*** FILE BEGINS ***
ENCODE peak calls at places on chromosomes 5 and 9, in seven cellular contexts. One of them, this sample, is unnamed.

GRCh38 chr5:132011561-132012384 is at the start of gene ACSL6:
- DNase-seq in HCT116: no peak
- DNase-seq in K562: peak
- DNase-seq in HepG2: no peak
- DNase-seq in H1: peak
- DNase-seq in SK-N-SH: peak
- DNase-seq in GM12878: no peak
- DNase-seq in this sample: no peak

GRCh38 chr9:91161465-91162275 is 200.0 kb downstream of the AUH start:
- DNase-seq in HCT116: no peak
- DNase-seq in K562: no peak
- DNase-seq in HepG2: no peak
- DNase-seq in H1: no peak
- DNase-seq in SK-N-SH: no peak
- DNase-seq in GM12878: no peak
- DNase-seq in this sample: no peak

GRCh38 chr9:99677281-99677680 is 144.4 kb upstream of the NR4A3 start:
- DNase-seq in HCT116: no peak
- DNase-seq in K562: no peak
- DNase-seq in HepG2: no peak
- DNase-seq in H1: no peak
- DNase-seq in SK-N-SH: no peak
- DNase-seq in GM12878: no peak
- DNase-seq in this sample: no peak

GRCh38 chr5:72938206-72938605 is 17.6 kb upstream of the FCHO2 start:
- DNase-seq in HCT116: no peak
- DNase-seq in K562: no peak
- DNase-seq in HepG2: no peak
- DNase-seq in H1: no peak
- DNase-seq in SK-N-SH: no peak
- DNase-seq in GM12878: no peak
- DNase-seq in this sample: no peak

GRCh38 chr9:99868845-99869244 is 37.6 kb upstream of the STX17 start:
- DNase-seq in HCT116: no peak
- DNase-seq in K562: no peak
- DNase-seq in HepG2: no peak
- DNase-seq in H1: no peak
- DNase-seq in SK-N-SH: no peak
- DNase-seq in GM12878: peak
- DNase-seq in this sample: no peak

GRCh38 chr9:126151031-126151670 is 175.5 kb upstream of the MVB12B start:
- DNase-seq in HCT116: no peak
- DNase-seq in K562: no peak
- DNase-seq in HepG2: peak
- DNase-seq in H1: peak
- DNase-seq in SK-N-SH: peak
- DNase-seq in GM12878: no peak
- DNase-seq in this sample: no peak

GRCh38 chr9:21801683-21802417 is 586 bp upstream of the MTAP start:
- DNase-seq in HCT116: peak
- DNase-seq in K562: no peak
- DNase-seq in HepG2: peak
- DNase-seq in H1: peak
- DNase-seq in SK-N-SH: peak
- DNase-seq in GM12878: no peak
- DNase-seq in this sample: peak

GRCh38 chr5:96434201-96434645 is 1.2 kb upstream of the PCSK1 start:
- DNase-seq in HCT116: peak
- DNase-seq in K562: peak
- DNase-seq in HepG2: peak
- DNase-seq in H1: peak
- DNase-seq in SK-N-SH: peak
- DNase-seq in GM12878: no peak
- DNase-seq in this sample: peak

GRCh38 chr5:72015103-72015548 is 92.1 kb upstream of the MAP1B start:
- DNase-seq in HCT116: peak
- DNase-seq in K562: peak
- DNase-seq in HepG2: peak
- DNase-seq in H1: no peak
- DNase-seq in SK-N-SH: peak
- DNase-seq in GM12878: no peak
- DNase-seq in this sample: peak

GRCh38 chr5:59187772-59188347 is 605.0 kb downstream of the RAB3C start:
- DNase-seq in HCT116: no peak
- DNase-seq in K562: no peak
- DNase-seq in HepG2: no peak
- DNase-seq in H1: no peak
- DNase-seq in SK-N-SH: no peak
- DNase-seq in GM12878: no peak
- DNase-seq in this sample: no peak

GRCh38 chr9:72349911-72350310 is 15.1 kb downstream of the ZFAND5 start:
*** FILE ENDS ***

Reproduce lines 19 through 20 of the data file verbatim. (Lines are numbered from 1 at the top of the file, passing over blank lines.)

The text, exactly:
- DNase-seq in HCT116: no peak
- DNase-seq in K562: no peak